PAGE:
Check Point researchers have observed a new variant of the Phorpiex botnet targeting cryptocurrency users and stealing funds through a technique called “cryptocurrency clipping.”
Phorpiex has been a known threat since 2016, primarily conducted crypto-jacking, ransomware, cryptocurrency clipping, and sextortion spam campaigns. This past summer, the botnet’s command-and-control (C2) server activity dropped, according to the Check Point Research team. The C2 servers were shut down in July 2021; in August, an announcement from its owners said the Phorpiex was going out of business.
Less than two weeks later, the C2 servers were back online under a different IP address, spreading a bot that had never been seen before. This bot, dubbed “Twizt,” enables the botnet to operate without active C2 servers because it can run in peer-to-peer mode, the researchers explain. Each infected machine can act as a server and send commands to other bots in a chain.
Check Point’s telemetry revealed “an almost constant number of Phorpiex victims” that continued even when its C2 servers were inactive. The threat has been seen in 96 countries, with most victims in Ethiopia, Nigeria, and India. Numbers have started to increase in the last two months, the researchers report.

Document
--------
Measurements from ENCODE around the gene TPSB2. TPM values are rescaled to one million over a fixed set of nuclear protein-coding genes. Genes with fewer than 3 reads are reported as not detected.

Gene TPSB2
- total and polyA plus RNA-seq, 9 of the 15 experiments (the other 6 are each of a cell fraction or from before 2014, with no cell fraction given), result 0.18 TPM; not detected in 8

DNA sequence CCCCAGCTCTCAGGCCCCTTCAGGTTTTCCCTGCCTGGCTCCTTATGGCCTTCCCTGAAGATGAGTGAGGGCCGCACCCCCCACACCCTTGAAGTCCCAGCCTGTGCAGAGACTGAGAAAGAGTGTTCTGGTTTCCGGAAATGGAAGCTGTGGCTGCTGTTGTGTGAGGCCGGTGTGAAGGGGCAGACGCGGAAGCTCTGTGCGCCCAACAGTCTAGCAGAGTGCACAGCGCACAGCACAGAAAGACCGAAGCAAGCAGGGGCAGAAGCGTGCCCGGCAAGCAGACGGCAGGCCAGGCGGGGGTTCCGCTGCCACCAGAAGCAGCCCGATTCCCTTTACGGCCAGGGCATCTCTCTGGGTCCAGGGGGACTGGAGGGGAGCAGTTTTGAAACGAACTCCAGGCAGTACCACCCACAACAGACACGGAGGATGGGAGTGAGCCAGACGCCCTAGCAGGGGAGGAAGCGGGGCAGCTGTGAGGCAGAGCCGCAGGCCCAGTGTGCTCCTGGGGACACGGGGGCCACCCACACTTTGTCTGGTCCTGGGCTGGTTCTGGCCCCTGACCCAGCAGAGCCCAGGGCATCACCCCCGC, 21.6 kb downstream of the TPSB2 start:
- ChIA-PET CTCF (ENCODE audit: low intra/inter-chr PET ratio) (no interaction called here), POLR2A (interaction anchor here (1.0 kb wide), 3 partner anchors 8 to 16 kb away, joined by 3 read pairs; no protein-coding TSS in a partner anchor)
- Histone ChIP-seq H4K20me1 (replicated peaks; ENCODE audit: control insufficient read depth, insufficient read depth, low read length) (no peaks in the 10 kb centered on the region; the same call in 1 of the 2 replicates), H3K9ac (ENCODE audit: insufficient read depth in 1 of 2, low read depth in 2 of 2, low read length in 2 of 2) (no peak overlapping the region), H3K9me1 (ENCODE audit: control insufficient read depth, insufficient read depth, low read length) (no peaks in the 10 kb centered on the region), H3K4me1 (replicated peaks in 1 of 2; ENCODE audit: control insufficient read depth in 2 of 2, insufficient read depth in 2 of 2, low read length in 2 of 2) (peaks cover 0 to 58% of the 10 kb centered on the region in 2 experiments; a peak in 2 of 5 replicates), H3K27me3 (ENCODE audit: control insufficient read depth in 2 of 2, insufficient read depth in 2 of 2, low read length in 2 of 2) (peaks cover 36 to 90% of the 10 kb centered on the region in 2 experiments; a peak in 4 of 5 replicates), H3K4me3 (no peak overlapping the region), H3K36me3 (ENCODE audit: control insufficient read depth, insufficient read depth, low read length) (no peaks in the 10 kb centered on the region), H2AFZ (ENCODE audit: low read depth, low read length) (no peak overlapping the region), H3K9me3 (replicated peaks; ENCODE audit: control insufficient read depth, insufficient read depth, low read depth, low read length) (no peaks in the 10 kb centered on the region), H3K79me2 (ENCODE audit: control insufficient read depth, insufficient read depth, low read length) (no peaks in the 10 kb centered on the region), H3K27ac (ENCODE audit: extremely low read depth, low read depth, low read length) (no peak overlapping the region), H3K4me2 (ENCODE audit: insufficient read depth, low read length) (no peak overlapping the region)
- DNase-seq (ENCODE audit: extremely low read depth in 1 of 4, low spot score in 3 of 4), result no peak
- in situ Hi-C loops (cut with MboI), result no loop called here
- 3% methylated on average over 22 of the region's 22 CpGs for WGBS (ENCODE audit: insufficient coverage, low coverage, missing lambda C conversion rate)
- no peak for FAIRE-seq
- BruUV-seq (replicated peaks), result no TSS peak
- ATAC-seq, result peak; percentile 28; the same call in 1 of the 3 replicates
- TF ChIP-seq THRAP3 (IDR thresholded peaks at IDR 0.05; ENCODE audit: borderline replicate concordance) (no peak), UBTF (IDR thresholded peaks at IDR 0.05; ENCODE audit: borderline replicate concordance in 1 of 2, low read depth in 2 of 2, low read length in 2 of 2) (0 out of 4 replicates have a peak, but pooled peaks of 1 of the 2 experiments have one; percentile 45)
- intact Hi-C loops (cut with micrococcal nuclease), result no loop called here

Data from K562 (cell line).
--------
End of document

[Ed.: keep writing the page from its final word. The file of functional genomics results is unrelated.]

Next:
Its methods of monetization are the same. The botnet uses cryptocurrency clipping, or crypto-clipping, a method in which attackers steal cryptocurrency during a transaction by substituting the original wallet address saved in the clipboard with their wallet address. It’s common to use the clipboard to copy and paste a long cryptocurrency wallet address, they say.
“If a malware implements the crypto-clipping functionality, it can work successfully without any C&C servers,” researchers wrote in their blog post. “Therefore, when the Phorpiex C&C servers go down there is no down time because hundreds of thousands of bots remain installed and continue to steal victims’ money.”
They found 60 Bitcoin wallets and 37 Ethereum wallets used by the Phorpiex crypto-clipper. In the one-year period ending November 2021, Phorpiex bots hijacked 969 transactions and stole 3.64 Bitcoin, 55.87 Ether, and $55,000 in ERC20 tokens. The value of these stolen amounts in current prices is nearly $500,000 USD.
Read Check Point’s full writeup for more details.